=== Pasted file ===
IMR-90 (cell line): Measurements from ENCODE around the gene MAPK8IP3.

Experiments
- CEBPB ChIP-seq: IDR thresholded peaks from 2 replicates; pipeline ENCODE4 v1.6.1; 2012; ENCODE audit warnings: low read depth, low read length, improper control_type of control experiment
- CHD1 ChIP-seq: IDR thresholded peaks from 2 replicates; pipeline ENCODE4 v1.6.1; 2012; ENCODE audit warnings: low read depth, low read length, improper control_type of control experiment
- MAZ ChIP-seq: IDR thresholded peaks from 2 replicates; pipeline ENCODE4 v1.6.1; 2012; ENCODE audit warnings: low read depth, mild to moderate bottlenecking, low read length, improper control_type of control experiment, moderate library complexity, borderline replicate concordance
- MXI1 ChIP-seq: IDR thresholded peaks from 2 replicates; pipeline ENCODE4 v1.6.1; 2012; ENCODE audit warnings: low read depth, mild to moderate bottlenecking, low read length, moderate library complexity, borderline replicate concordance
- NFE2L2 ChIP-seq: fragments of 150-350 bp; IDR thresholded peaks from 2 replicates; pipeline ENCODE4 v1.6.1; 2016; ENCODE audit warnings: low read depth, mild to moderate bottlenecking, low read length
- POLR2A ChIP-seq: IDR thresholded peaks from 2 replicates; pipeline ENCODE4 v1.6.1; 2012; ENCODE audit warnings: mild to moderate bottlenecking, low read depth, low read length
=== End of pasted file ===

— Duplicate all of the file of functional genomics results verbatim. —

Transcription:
IMR-90 (cell line): Measurements from ENCODE around the gene MAPK8IP3.

Experiments
- CEBPB ChIP-seq: IDR thresholded peaks from 2 replicates; pipeline ENCODE4 v1.6.1; 2012; ENCODE audit warnings: low read depth, low read length, improper control_type of control experiment
- CHD1 ChIP-seq: IDR thresholded peaks from 2 replicates; pipeline ENCODE4 v1.6.1; 2012; ENCODE audit warnings: low read depth, low read length, improper control_type of control experiment
- MAZ ChIP-seq: IDR thresholded peaks from 2 replicates; pipeline ENCODE4 v1.6.1; 2012; ENCODE audit warnings: low read depth, mild to moderate bottlenecking, low read length, improper control_type of control experiment, moderate library complexity, borderline replicate concordance
- MXI1 ChIP-seq: IDR thresholded peaks from 2 replicates; pipeline ENCODE4 v1.6.1; 2012; ENCODE audit warnings: low read depth, mild to moderate bottlenecking, low read length, moderate library complexity, borderline replicate concordance
- NFE2L2 ChIP-seq: fragments of 150-350 bp; IDR thresholded peaks from 2 replicates; pipeline ENCODE4 v1.6.1; 2016; ENCODE audit warnings: low read depth, mild to moderate bottlenecking, low read length
- POLR2A ChIP-seq: IDR thresholded peaks from 2 replicates; pipeline ENCODE4 v1.6.1; 2012; ENCODE audit warnings: mild to moderate bottlenecking, low read depth, low read length